Disclaimer: This post talks about a rather embarrassing part of mental illness, one that a lot of people hide because society tells them they should be ashamed of it. If you know someone like this, encourage them instead. 

Clinical depression takes away your desire and concern about life. It doesn’t care about niceties like social norms, and after a few weeks of straining to act like you give a damn, you won’t either.

It can cause you to do (or not do) some important things. Like cleaning your house, or taking a shower. If you’ve been playing the depression game for a long time, you know how to compensate for this. No one else might know you aren’t showering, but you know.

Sometimes depression is triggered all at once, and you feel yourself plunge all at once into it like a dive off of a high board. That’s not what I’m talking about here.

I’m talking about when depression sneaks up on you. What I’m talking about is when you wake up surrounded by the carnage of your Netflix binge, brush the potato chip crumbs off your shirt, and try to determine the date of your last shower.

No amount of “pull yourself up by the bootstraps advice” is going to help here. Usually because the person giving it is trying to make you feel ashamed, and you don’t really need any assistance with that. You’re already ashamed ; in fact, you feel like the potato chip bag: crumpled, greasy, and empty.

What can we do when it gets this bad? Nothing really. Nothing, that is, besides taking a shower.

Being smelly is a viscous cycle of its own. You smell because you are depressed and you’re depressed because you smell.

Stop it. Force yourself in the shower.

I KNOW it feels like walking over hot coals. You just feel like if you can rest for long enough you will start to feel better. Depression is lying to you: you will never feel rested enough for your motivation levels to get you there.

Part of the reason we can’t get there is that we tell ourselves if we shower then we are also committing to a dozen other useful things we are supposed to be doing but can’t find the energy for. Tell you what: your reward for showering is that you can go right back to your depression cave.  Or buy something that smells amazing so you can get that instant gratification.

You will feel like you conquered the world.

Once you’ve showered you might even convince yourself to start on something else insurmountable.

Like checking voicemail.

Like responding to that email you’ve been avoiding.

Or not.

Just shower. The rest will come. I know you can do it.

Until next time,

René

12 thoughts on “Depression Plays Dirty

  1. Oh man, I just forced myself into the shower last week (have made it daily since) after a few weeks of avoidance. It’s partially a sensory thing for me too. I hate getting out and being wet and cold. So I try to make it a good experience. Nice soaps and oils and stuff, music, and maybe even bribe myself with the chocolate hidden in the freezer.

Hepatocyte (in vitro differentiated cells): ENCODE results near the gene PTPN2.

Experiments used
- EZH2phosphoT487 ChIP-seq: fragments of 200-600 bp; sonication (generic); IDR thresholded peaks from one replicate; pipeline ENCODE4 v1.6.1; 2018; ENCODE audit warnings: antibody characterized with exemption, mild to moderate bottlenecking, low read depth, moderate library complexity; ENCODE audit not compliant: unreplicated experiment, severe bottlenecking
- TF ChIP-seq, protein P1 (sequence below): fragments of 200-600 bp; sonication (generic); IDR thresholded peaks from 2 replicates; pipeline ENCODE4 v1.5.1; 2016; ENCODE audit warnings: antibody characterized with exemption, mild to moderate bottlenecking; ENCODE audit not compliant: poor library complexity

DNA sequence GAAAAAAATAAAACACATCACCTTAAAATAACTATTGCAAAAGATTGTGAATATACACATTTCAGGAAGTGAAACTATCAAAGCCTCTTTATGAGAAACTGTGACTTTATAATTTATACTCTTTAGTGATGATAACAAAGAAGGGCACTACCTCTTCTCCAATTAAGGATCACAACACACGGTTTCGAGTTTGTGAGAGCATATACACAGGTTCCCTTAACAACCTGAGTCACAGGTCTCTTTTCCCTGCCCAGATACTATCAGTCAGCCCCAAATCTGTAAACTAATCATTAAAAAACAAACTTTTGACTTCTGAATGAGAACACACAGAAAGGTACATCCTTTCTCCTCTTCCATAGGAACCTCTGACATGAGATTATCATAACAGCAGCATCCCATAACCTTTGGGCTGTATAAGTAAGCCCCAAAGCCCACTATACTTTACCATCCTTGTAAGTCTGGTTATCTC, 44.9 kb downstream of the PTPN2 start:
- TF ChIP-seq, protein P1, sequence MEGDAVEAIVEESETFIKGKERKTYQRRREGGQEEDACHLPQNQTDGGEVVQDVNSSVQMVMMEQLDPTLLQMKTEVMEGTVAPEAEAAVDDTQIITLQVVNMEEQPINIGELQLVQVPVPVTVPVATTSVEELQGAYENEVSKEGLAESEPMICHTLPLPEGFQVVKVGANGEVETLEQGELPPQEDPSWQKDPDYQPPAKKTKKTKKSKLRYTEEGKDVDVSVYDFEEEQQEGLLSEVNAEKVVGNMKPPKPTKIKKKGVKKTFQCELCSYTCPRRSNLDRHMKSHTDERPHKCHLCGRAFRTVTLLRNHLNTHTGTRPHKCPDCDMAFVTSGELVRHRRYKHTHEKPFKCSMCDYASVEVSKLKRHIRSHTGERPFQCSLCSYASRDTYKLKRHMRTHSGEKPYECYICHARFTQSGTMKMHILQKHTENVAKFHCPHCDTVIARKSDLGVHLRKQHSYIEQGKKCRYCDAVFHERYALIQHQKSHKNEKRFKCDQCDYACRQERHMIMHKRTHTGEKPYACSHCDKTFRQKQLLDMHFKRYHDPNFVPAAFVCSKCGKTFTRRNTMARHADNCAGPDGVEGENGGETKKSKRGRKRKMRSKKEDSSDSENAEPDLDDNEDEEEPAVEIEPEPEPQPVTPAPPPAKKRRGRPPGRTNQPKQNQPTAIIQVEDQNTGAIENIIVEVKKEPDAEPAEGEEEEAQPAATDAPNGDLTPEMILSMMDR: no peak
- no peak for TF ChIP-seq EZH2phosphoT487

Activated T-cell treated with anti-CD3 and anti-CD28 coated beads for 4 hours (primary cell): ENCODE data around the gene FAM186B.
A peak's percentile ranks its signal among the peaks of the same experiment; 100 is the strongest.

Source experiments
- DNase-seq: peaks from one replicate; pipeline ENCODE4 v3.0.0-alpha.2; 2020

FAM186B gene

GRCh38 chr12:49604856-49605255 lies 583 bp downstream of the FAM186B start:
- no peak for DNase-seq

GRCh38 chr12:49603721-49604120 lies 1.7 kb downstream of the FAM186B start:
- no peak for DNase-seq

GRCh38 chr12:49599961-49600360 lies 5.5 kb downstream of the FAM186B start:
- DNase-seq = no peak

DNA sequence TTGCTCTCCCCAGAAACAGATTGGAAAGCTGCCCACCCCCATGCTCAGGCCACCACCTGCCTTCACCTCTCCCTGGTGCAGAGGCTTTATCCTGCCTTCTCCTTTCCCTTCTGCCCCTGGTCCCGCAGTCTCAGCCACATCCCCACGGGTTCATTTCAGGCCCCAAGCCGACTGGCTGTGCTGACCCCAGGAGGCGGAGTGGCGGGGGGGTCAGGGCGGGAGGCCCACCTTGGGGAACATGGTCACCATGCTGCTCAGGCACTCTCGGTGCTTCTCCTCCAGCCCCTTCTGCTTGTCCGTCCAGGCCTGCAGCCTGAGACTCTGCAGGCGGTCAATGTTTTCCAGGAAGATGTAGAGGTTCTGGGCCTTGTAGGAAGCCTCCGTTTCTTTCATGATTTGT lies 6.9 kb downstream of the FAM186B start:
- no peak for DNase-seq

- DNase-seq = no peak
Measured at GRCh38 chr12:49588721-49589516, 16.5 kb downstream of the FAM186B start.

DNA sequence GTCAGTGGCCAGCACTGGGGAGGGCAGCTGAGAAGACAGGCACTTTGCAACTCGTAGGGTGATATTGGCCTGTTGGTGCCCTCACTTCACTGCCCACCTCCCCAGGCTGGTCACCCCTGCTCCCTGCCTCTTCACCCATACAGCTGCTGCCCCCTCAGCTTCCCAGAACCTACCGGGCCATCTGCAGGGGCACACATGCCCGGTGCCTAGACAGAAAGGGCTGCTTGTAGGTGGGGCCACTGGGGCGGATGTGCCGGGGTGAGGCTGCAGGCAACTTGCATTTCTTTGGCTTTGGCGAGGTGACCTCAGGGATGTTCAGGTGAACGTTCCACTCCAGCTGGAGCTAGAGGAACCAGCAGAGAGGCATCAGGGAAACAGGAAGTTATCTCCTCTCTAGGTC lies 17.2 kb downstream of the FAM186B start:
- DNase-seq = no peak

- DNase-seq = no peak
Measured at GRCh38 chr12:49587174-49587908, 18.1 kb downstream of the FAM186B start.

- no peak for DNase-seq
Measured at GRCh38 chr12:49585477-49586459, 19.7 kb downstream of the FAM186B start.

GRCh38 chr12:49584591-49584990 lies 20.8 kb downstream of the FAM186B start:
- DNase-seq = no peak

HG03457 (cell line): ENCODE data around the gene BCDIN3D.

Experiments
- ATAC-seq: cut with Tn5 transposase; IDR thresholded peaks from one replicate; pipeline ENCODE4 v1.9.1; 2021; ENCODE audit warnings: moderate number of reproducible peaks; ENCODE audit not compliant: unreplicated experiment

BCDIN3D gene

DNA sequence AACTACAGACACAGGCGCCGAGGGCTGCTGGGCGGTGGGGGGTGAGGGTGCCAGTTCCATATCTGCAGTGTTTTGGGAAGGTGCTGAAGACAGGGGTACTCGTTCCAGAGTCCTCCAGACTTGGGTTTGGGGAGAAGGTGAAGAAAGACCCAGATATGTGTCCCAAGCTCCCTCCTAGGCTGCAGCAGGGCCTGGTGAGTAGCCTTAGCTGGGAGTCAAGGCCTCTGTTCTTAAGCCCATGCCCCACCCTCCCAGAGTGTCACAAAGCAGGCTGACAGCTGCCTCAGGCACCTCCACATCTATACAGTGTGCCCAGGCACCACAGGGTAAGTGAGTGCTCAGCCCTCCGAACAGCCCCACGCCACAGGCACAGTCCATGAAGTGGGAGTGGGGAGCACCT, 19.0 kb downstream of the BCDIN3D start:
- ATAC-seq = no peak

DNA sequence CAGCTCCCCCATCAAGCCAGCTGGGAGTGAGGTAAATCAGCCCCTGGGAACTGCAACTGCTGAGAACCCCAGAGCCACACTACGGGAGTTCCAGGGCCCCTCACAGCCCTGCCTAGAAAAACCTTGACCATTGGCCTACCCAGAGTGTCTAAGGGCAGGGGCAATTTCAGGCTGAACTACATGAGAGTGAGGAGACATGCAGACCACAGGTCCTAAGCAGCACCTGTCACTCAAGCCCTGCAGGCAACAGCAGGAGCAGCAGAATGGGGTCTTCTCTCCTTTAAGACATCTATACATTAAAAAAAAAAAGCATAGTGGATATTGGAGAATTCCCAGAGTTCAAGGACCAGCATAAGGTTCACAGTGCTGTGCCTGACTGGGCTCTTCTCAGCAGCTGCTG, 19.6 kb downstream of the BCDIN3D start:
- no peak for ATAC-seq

1. People have no idea the mental torture we go through for something that is considered a normal part of the daily routine. I agree totally with the sensory issue, it is just dreadful.

  2. You’re ahead of the game…you’re TALKING about it. A huge component of depression is that one’s well can be so empty and so deep, that others couldn’t possibly know the depth of their pain…and even worse…their numbness and apathy. Your words are like the pebbles thrown at the bottom of others’ wells, so that they can gradually ascend this ‘play-dirty’ demon. Keep tossin’… 🙂

    1. You know I’m on it, Mr. Felton! Boy am I glad to see you here!

      I agree with you completely (as usual). I really believe that a large part of what keeps us bound by depression is our very silence. We have to “find our tribe” so to speak and get with people who will love. Love can transcend anything, even a lack of understanding.

  3. Do you think your depression comes from not being able to control your ADHD symptoms? I struggle with that. “Is it “real” depression or “ADHD depression?” I ask myself. But I think that most of the time, because it comes along so suddenly that it’s “real” depression. (Side note: please don’t think that Im saying that depression from ADHD is not real. I just said it like that because I didn’t know any other way to explain it.)

    1. That is a really valid question, and one that we debate often in ADHD circles. When I feel depressed, I often have to filter through those feelings to separate what is causing them in order to determine what is situational depression, or ADHD depression ( I think of depression caused by ADHD issues as a separate problem too) or is it just my dysthymia? Dysthymia is a form of depression lasting two years, it is chronic and persistent. So it can REALLY get complicated sometimes.

      It is VITAL to be in tune with your feelings and emotions, and watch the patterns of your mood, so you can identify what is normal for you and what is not.

  4. This is a great post Rene, spot on!!! I use some great smelling Bath and Body products as an incentive. Sometimes taking a shower when I am depressed is my only accomplishment for the day but I still recognize it as an accomplishment.

  5. Oh my heavens do I relate. Having PTSD, the depression can swallow me more on some days than others. Some days it’s crying, some days it’s not showering with Netflix and chip bags. Thanks so much for putting this out there!

    By the way, I feel like we could be such great friends in real life. Keep writing, because I’ll keep reading.

    1. I am so sorry you have to deal with this too! It always feels so good when we find someone who can relate though. Thank you for sharing your story with me!

      I bet we would be great friends in real life! Feel free to send me a friend request on FB! Let’s keep in touch.

Leave a Reply

Your email address will not be published. Required fields are marked *